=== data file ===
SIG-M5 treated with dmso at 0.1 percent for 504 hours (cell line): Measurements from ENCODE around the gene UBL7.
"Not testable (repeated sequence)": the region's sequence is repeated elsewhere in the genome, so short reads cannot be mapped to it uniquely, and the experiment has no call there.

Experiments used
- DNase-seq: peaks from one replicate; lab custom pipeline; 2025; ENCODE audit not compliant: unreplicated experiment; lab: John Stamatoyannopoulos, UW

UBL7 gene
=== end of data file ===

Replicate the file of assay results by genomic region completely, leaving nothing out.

SIG-M5 treated with dmso at 0.1 percent for 504 hours (cell line): Measurements from ENCODE around the gene UBL7.
"Not testable (repeated sequence)": the region's sequence is repeated elsewhere in the genome, so short reads cannot be mapped to it uniquely, and the experiment has no call there.

Experiments used
- DNase-seq: peaks from one replicate; lab custom pipeline; 2025; ENCODE audit not compliant: unreplicated experiment; lab: John Stamatoyannopoulos, UW

UBL7 gene